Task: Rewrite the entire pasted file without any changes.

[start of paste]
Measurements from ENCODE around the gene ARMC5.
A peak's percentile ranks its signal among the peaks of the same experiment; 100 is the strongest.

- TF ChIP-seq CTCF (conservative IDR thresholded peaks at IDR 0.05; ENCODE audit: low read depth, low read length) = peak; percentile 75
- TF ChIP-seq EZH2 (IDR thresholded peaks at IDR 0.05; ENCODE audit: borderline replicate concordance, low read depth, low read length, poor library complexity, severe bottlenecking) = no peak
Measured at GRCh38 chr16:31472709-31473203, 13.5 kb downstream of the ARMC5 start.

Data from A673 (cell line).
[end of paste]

Measurements from ENCODE around the gene ARMC5.
A peak's percentile ranks its signal among the peaks of the same experiment; 100 is the strongest.

- TF ChIP-seq CTCF (conservative IDR thresholded peaks at IDR 0.05; ENCODE audit: low read depth, low read length) = peak; percentile 75
- TF ChIP-seq EZH2 (IDR thresholded peaks at IDR 0.05; ENCODE audit: borderline replicate concordance, low read depth, low read length, poor library complexity, severe bottlenecking) = no peak
Measured at GRCh38 chr16:31472709-31473203, 13.5 kb downstream of the ARMC5 start.

Data from A673 (cell line).